An employee has to apply for pension benefits as they are not assigned automatically. The employee has to contact the Retirement Office and that too, nine months before the retirement date. The employee will get an estimate along with health insurance and tax forms. Employee has to complete sixty two years of age or thirty years of credited service when retiring.
The pension benefits are paid out every month on the last day, beginning with the month end in which the retirement of the employee takes place. The retirement date is generally the first day that follows the last day spent at work. Electronic banking has now become compulsory for all employees retiring after 1st January 1999.
Calculation of the Retirement Benefits
- Normal Retirement – The employee’s average final compensation, highest three- year pay or the average of the last three years, whichever is more, will be considered. The third factor is the number of credited service years at the time of retirement. For normal retirement that takes place at age 62 or after thirty years of completed service, benefits are not reduced.
- Early Retirement – If the employee is less than 62 years in age and has not put in thirty years of service, but is over 55 years with five years of credited service, there is a possibility of applying for early retirement.
Retirement payout Options
- Maximum Benefit – The basic and maximum pension benefit is paid to the employee for life with no refund for contributions at death. If the employee does not opt otherwise, Maximum benefit payment will only be considered. The employee has to select a reduced benefit option if the spouse or other beneficiaries have to receive any pension benefits.
- 100% Survivorship – This option allows the beneficiaries to get the same monthly pension allowance for life that the employee would have received. The reduction for this option from the basic pension benefit will be somewhere between ten and twenty five per cent based on the difference in age between the employee and the designated beneficiary.
Plan Funding Level
The contributory schemes and policies of the State Treasury office administrators, implemented by the Vermont Pension Investment Committee are for the advantage of the Vermont State Teachers Retirement scheme, Vermont State retirement Scheme and Vermont Municipal Employees Retirement Scheme.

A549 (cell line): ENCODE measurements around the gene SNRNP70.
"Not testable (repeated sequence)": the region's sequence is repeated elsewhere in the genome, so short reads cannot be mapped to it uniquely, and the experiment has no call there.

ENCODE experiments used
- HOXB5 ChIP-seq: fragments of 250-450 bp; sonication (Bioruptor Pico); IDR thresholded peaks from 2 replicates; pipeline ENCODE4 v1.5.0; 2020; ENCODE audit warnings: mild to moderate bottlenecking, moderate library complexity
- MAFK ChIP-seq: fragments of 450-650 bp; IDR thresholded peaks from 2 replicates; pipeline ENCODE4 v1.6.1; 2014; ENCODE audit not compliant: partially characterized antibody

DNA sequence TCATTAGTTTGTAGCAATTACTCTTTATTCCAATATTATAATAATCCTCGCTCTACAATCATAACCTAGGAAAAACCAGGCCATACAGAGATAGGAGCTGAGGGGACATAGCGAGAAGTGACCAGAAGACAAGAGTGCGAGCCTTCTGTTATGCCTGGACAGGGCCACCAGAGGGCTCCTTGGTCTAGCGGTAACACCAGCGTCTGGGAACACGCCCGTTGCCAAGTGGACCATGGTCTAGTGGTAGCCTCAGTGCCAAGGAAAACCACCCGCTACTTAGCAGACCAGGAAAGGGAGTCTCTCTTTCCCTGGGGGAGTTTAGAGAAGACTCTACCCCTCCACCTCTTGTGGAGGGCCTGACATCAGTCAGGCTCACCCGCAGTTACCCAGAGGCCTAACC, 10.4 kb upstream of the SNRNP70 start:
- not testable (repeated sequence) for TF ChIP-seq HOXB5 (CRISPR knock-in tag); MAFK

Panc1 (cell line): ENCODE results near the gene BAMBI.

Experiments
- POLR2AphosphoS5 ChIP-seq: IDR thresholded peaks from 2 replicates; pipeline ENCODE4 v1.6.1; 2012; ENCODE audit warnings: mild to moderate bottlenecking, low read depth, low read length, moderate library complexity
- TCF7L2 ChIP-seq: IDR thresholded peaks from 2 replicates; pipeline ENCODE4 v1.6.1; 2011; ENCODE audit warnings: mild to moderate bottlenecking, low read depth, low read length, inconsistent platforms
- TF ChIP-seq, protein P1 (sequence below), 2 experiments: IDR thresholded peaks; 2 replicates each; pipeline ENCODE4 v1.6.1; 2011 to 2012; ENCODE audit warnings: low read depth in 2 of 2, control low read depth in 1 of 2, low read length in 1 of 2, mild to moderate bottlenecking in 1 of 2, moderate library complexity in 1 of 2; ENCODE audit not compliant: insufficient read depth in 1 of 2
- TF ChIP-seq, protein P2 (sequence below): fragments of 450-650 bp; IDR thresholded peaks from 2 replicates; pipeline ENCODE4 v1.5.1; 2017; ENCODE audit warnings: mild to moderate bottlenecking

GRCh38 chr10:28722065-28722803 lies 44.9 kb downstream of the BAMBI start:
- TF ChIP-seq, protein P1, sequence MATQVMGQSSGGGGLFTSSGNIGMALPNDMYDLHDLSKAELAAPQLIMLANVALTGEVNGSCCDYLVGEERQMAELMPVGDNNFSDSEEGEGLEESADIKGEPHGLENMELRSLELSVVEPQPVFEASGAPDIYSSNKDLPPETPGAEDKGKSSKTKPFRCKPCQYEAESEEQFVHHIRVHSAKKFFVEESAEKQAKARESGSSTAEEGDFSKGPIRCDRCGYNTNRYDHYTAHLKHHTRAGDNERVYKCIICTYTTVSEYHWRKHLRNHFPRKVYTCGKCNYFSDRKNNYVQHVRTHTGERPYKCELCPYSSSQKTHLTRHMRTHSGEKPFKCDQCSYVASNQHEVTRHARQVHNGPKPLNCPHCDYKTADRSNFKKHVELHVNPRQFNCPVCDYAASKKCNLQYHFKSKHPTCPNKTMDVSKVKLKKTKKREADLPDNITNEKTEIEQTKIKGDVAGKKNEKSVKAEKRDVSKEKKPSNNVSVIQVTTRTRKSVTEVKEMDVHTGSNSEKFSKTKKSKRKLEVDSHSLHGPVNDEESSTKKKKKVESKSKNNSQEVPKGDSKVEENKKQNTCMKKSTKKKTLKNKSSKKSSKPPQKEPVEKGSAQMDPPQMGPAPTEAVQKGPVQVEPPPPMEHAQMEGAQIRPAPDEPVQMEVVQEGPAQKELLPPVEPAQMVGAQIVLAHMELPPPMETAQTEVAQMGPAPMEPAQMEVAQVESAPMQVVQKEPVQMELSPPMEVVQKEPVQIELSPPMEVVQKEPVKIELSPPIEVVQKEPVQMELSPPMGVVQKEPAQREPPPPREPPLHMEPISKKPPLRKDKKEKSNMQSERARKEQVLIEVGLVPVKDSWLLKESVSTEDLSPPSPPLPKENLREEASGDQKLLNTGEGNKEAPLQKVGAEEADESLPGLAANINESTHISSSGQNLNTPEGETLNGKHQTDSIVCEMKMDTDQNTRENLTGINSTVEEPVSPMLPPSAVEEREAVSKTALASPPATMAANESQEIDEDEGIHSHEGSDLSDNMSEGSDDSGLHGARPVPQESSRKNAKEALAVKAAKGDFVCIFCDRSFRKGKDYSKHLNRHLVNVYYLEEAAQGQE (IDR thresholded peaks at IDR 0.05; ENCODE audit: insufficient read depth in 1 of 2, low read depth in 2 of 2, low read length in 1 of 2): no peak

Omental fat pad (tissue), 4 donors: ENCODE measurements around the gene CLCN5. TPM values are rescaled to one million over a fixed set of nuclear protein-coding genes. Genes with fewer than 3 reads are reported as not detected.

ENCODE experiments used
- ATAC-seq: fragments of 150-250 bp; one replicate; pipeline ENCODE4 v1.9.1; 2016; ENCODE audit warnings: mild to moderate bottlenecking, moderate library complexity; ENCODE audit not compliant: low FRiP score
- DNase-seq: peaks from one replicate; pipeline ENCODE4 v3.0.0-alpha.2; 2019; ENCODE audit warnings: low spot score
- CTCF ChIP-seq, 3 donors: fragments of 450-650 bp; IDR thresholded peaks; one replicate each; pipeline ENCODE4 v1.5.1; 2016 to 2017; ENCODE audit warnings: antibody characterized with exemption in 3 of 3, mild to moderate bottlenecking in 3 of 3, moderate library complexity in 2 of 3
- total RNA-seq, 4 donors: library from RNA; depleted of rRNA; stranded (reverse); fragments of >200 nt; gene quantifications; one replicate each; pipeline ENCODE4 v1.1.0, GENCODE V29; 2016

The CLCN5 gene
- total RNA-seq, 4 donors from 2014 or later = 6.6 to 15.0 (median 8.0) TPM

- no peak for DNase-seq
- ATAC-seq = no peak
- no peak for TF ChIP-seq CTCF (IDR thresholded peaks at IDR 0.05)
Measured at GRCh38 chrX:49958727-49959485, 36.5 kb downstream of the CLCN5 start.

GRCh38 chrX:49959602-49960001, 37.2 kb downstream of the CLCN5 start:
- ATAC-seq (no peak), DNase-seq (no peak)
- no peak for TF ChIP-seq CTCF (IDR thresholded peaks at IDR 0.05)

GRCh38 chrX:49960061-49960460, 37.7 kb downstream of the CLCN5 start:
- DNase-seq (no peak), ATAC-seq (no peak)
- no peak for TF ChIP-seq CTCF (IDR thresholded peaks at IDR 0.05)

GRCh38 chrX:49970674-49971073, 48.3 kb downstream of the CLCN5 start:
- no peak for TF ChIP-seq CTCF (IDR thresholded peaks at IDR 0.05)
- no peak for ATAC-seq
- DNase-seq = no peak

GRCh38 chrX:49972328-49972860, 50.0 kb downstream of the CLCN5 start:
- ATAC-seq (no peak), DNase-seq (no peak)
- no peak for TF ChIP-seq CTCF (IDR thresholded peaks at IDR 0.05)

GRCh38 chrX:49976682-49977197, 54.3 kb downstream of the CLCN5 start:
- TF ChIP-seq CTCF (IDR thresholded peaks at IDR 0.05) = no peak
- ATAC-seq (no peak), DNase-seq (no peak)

It is crucial to allocate assets in the plan. They distribute the assets from the three pension schemes to protect the portfolio from temporary market fluctuations and let each portfolio sustain firmness in maintaining the assets of different classes.
Vesting Period or How Many Years Before One Could Get a Pension
If you opt for voluntary retirement at 55, having 5 more years of service and continue your contributions, you are eligible for a vested retirement benefit, which is payable to you at the usual retirement age of your group, and is similar to the usual retirement benefit.
Cost of Living (COLA) or Other Inflation Protection
COLA entitles both the normal retirees and retirees of the previous retirement scheme for their first cost-of-living adjustment on the first day of January after receiving twelve pension checks receipts.
They decide the COLA on a percentage of the Consumer Price Index (CPI) change on the preceding June30 and is automatically attached to the January payment on that is payable on January 31. The highest COLA for group “A” members is 2% every year and 3% for group B, C and D.
Basic URL for state pension site
Some recent news bits
On 19 February 2013, there was a press release by Vermont State Employees’ Retirement System about State treasurer Beth Pearce’s announcement. This announcement considered making laws stopping retirement payments to government employees who stood convicted of certain criminal records. This proposal has the approval of the three boards.
Recently, a State Trooper by the name of Bruce Land was in news in Vermont. He started employment in 1977 and the biggest motivation for him to take up the job was the benefits package that the state of Vermont was offering to the State Troopers. He was only eighteen at that time. He retired as a Major after putting in thirty years of service in 2007. He has been reported to have got the highest State police pension individually at $84,522 on an annual basis. The Burlington Free Press has covered this story to bring out the fact of how the State of Vermont looks after its retirees.